But i’m curious what y’all think. Is lust always a Bad Thing? Is there actually a difference between lust and what people call “healthy sexual urges”? (And just to keep things on an even footing, let’s limit ourselves to lust directed toward one’s spouse—we can all agree that extramarital lust is wrong without having to get into those sorts of details.)

Monday, January 11, 2010

Things we learn from the scriptures

Moral of the Noah story: Build on high ground, and caulk your windows really well.

Saturday, January 9, 2010

We have three, so it’s a valid question

My last post got me thinking: How does one make Brigham Young University plural?

As an initialization, it's pretty clear: BYUs seems the best way to go. But for the full name, Brigham Young Universities just doesn’t sound right to me, even though i figure that’s probably the best way to do it in the end.

The linguist in me gets overly amused, though, by analogizing from Book of Mormon > Books of Mormon and making the plural of Brigham Young University into Brigham Youngs University.

The only thing that would be better is if we decided that the university wasn’t named after Brigham Young so much as it belonged to him—then it would be Brigham Youngs’s University. Maybe even better: Brigham Youngs’s Universities.

Right? Right? Hey, where’d everybody go?

Thursday, January 7, 2010

Hiring at the BYUs

Back a few weeks, there was a discussion on this blog about women working outside of the home and what the church’s actual position on it might be (which i claimed isn’t very black-and-white, as opposed to church culture, which is pretty intensely one-sided, i think). I said in an email conversation with one of the commenters on that post that at some point i’d post my thoughts on it given hiring practices at the Brigham Young University campuses (i used to work at one of them), so here it is:

I have to admit that i have difficulty believing that the prophets actually want women who desire to work outside the home not to do so. I mean, consider that faculty appointments at the Brigham Young University campuses are subject to approval by the Church Educational System Board of Trustees, and that group includes half of the Quorum of the Twelve and all of the First Presidency (among others). If the prophetic stance was actually that women (or at least women with children at home) shouldn’t work outside the home, then wouldn’t there be no appointments of women with children at home to the faculty of Brigham Young University? And yet there they are…

And before it happens, in case someone says it’s because of nondiscrimination rules, that doesn’t apply here. Colleges and universities in the United States with clearly defined religious missions are exempt from nondiscrimination rules in two ways: They’re allowed to discriminate based on religious affiliation, and they are allowed to discriminate in other ways that clearly relate to the religious doctrines of the affiliated religion. In other words, the BYUs can give hiring preference to practicing, devout Mormons—which they do—and they can refuse to hire anyone whose hire would contradict the religious doctrines of The Church of Jesus Christ of Latter-day Saints. That they hire women with small children at home anyway at the very least sends a signal that that isn’t a point of religious doctrine for the church.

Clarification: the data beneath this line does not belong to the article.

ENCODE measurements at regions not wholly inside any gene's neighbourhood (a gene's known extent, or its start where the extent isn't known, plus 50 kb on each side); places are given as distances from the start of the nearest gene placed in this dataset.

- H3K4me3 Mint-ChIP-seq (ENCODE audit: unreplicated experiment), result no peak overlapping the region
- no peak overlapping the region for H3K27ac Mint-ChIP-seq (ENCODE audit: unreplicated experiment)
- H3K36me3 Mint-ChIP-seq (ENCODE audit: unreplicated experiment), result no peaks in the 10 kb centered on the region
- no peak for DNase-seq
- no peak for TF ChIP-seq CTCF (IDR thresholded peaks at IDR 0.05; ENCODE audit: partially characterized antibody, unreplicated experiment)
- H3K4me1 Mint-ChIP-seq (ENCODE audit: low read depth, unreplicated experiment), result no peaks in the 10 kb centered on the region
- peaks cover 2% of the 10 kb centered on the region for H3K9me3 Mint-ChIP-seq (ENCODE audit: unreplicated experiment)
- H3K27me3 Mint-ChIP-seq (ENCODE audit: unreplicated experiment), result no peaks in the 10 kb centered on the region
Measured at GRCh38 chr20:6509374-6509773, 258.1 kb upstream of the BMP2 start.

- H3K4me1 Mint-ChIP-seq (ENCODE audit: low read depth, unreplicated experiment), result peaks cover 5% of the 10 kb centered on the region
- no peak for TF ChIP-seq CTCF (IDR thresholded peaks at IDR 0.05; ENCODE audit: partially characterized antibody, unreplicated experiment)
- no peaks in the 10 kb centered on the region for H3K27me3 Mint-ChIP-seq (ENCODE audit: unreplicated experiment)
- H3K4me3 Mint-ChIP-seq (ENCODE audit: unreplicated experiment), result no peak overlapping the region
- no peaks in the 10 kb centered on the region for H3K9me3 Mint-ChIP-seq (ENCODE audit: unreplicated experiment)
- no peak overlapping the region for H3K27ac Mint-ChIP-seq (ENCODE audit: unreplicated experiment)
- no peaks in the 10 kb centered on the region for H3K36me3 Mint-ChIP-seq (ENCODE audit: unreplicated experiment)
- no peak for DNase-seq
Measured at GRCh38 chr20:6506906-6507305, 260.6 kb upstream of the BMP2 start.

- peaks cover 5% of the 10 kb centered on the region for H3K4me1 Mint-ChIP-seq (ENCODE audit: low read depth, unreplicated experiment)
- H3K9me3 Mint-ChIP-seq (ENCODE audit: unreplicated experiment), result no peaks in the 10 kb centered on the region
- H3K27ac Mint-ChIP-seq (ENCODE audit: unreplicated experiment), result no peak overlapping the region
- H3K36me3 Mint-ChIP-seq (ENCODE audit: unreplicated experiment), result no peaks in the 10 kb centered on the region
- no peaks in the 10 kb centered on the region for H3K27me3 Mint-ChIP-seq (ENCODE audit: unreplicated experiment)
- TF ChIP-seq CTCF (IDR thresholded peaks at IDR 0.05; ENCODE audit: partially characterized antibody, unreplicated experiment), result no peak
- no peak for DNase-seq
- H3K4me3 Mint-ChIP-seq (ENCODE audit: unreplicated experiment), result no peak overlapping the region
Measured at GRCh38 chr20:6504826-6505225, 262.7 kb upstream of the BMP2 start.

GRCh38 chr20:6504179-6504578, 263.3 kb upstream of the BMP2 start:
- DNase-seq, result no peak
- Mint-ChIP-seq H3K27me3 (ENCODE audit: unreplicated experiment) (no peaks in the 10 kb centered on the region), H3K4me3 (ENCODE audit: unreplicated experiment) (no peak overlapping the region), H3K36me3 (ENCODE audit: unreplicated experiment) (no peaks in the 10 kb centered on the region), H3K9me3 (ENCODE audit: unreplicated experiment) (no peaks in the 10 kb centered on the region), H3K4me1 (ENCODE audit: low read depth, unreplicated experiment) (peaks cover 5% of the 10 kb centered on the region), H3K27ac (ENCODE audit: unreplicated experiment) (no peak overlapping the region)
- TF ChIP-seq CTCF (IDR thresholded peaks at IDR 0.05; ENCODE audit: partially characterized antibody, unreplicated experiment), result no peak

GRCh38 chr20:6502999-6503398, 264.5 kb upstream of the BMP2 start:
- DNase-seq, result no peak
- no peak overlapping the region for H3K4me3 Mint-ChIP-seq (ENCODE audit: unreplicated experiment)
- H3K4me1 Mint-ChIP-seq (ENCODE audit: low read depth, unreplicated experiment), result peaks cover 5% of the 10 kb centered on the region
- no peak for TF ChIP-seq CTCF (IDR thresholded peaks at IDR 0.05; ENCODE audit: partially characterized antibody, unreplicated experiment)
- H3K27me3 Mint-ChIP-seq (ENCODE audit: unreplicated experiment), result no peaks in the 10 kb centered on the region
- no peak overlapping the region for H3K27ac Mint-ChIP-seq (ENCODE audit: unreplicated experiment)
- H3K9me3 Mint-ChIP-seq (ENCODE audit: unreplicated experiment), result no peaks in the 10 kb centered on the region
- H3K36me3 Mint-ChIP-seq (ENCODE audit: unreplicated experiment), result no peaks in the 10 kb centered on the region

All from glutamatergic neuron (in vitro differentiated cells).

Tuesday, January 5, 2010

Movie-going discomfort

Heard in a sacrament meeting address: “You shouldn’t go to a movie you’re uncomfortable with.” So does that mean that if you’re someone like me who has a very, very high threshold for feeling uncomfortable with stuff, then anything goes? The logic works for me!

Sunday, January 3, 2010

Counting baptisms

Why, oh why do people talk about a full-time missionary’s “number of baptisms” (meaning the number of people who that missionary taught who immediately chose baptism) as if it’s a valid measure of success, or even a valid measure at all?

(And yes, i say this as someone who taught more people who were baptized than my mission’s average, so i get to ask it without it seeming like it’s sour grapes.)

Friday, January 1, 2010

A new year

Well, reader, you have a new year here, patterned after the old one in which we used to live.

The question, i suppose, it what you’re going to make of it. But that’s always the question, isn’t it?